Gold up as dollar eases, markets eye Fed meet

European stocks look set to open largely unchanged on Tuesday as a two-day meeting of the Federal Reserve gets underway later today.

"Clearly, as we watch what's happening around our globe, the rather rapid advance of some of our potential adversaries is quite concerning", Northrop Chief Executive Wes Bush said on a call with analysts, Reuters reported. The Fed is expected to gradually reduce this program over the next few years. This is where Janet Yellen " s role is highlighted.

The political uncertainty that is surrounding the exit from the European Union (EU) is a risk with, over the weekend, the United Kingdom foreign secretary Boris Johnson adding to that uncertainty by painting a positive picture of what he called a "glorious" post-Brexit Britain, and rejecting the notion of paying for access to the single European market.

The Fed's counterparts in Frankfurt and Tokyo will be among those watching the process most closely, given the potential ripple effects on their markets and economies, and the lessons to be learned from the USA experiment.

However, policymakers have maintained expectations for a third hike to happen before the year is out and they are expected to reaffirm this stance.

Such an outcome would on the margin be seen as negative for the Dollar.

"What may be more important to keep an eye on is the dot-plot".

World stocks hit a record high ahead of the Fed meeting, with investors favouring risky assets ahead of perceived safe havens such as gold.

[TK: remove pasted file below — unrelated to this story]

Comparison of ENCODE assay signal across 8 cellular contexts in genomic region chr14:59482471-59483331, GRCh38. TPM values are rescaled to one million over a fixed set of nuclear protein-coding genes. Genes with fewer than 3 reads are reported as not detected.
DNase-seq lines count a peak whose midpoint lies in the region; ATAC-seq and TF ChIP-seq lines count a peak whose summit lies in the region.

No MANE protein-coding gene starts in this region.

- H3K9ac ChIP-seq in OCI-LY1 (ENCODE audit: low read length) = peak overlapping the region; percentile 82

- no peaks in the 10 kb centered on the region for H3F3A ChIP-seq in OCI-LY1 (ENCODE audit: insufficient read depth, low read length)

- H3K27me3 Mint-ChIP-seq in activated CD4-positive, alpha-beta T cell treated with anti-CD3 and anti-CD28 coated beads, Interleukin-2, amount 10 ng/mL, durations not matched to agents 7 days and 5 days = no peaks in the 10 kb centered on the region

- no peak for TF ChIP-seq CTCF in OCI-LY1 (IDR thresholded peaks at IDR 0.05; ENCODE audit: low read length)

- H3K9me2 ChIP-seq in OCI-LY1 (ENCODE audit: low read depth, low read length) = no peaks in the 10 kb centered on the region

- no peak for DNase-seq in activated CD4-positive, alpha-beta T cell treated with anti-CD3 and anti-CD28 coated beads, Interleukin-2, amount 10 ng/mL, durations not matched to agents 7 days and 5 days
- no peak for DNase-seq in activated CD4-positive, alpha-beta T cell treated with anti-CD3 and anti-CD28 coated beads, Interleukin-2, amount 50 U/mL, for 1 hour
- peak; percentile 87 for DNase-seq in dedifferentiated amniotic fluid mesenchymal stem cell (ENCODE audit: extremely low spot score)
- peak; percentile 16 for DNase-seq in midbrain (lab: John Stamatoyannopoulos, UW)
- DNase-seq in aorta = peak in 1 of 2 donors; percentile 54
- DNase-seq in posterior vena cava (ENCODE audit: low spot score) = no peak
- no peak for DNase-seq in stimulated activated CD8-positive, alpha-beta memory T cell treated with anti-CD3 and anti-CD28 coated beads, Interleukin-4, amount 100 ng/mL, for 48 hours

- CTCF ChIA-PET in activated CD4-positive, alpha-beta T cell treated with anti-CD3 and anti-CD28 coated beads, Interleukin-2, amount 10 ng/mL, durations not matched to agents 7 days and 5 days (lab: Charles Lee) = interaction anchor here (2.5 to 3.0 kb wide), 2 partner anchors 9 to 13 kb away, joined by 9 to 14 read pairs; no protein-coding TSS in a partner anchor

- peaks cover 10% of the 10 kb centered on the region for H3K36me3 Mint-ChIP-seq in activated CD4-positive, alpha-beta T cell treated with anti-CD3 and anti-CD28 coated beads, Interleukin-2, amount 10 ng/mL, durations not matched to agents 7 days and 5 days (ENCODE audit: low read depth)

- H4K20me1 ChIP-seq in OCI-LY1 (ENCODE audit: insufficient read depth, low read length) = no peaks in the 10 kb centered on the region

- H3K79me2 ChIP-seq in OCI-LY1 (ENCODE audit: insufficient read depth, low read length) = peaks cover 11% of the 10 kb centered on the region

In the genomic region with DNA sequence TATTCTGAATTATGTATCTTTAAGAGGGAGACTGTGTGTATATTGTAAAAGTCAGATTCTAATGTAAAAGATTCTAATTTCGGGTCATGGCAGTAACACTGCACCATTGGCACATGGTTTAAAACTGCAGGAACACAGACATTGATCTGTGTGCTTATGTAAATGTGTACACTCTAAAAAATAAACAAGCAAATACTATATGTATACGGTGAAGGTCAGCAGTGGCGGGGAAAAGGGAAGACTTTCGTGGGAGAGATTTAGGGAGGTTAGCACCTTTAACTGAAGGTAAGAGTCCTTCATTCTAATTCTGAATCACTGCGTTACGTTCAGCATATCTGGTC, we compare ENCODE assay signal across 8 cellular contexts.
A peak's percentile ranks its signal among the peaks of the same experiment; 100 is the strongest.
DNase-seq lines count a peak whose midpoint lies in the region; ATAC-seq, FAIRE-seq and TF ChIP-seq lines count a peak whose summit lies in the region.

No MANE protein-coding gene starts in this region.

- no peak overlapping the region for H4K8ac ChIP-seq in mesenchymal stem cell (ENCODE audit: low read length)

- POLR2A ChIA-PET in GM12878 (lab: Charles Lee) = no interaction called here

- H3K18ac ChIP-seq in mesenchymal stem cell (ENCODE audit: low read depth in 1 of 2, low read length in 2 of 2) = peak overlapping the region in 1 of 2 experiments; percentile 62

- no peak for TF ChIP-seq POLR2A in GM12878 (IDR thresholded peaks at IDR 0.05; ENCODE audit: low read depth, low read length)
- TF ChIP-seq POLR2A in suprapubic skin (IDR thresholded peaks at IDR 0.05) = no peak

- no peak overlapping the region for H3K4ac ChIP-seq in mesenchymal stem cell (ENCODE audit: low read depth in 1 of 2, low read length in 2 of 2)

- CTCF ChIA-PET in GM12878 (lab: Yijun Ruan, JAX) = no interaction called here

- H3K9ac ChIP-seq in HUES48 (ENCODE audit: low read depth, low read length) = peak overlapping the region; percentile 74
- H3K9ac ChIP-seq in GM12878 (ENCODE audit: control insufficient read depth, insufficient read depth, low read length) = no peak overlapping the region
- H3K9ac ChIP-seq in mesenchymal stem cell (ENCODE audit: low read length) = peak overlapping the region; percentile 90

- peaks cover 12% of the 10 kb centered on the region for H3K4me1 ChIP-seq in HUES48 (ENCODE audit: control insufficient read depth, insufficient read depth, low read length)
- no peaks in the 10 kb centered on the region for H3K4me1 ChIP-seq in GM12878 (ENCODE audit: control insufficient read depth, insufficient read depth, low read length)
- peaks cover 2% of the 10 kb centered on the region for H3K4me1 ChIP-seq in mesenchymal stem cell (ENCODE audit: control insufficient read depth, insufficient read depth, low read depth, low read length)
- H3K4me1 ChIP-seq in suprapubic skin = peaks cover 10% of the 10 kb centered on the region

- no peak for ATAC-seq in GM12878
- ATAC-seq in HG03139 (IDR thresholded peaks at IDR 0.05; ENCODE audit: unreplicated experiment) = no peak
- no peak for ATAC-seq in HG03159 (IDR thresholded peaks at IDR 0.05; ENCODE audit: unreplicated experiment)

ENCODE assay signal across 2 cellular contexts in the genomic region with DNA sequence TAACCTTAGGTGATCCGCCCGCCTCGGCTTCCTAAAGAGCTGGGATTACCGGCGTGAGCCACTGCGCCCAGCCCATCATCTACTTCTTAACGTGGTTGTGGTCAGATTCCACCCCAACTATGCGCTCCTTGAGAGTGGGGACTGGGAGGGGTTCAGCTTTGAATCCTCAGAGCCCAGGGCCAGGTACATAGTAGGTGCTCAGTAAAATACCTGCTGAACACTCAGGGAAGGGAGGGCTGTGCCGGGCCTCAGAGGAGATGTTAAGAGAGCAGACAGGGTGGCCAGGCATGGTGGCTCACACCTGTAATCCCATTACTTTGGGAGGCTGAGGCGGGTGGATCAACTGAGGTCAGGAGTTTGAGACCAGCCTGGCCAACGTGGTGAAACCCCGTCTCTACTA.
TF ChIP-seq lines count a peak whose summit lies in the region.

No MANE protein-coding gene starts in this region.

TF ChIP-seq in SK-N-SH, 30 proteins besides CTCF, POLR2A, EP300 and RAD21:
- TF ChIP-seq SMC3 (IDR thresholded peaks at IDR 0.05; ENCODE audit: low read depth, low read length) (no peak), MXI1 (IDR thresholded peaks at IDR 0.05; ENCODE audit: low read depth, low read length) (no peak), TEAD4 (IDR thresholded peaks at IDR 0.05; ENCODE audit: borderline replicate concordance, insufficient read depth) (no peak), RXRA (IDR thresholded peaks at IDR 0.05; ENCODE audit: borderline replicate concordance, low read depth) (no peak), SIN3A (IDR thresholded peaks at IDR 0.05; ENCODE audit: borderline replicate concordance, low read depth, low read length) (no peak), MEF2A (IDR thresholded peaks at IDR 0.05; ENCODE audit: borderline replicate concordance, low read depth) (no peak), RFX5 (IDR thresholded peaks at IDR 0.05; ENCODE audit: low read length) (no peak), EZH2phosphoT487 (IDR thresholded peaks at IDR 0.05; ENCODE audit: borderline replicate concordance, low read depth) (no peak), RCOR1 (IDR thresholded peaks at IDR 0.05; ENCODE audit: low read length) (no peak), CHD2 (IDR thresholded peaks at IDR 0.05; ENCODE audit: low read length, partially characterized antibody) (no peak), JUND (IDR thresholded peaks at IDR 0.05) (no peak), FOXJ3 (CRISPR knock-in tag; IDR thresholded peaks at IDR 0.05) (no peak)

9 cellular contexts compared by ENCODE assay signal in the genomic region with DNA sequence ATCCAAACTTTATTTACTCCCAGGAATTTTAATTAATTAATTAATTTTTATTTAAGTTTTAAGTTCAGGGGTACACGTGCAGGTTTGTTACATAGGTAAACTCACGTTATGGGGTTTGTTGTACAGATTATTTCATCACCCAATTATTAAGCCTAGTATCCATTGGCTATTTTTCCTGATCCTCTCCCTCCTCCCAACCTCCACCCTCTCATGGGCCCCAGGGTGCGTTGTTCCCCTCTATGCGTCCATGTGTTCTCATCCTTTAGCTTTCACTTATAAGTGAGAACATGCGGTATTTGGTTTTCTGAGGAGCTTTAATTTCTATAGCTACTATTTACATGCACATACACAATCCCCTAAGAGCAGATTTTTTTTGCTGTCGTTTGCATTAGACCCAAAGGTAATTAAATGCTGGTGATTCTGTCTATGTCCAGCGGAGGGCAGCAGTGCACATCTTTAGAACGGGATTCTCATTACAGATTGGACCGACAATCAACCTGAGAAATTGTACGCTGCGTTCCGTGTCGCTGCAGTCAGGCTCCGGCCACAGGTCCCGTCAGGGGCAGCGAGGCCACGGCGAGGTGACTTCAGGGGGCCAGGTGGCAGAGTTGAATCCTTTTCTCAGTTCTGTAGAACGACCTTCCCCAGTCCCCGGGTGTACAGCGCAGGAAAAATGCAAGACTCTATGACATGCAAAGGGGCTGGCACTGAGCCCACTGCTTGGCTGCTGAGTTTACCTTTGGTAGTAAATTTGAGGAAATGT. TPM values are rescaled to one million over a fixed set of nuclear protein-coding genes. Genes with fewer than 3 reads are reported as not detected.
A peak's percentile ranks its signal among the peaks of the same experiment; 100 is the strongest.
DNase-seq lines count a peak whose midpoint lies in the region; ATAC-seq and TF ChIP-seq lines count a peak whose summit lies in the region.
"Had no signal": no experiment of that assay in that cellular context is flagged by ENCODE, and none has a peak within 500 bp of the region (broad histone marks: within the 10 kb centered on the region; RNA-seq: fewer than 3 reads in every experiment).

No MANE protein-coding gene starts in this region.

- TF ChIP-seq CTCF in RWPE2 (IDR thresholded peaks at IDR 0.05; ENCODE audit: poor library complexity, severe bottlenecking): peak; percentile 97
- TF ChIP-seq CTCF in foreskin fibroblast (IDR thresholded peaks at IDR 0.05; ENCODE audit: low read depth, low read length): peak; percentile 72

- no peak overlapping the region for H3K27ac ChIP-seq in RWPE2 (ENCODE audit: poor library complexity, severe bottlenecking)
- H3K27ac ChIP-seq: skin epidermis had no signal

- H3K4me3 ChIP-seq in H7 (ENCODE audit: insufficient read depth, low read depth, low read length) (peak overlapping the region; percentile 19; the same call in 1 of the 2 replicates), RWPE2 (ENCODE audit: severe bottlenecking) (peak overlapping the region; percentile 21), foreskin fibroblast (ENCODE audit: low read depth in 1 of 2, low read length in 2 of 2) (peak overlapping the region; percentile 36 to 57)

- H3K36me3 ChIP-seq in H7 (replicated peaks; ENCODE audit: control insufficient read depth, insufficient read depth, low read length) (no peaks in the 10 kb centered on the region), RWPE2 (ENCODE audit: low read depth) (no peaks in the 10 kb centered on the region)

Estimates of where the Fed plans to take its balance sheet range from about $2 trillion to $3 trillion.

This will mark the end of the Fed's expansive quantitative easing programme, which was hastily implemented in the wake of the financial crisis a decade ago, in an effort to try and stimulate the economy.

The lesson, investors say, is that what really matters to the bond market isn't so much what the Fed is doing, but what the policy changes mean for the USA economy in the months and years ahead.

'Ongoing balance sheet reduction at the same time fed funds rate hikes continue at the same pace as this year might be too much tightening too soon for the expansion to bear without adverse consequences.'

Under Yellen, the Fed has raised interest rates four times from near zero and stopped accumulating assets.

The medicine is higher rates, however, there is a view that this is not the right medicine. A new batch of financial projections from the Fed are expected, which will lay the groundwork for any interest rate hikes going forward. Low inflation and impressive growth/low unemployment have posed a perplexing conundrum for monetary policymakers who have chose to trust in the data and start tightening despite the fact that inflation remains well below target.

In other words, inflation is signaling that the Fed should not increase rates.

  • Zachary Reyes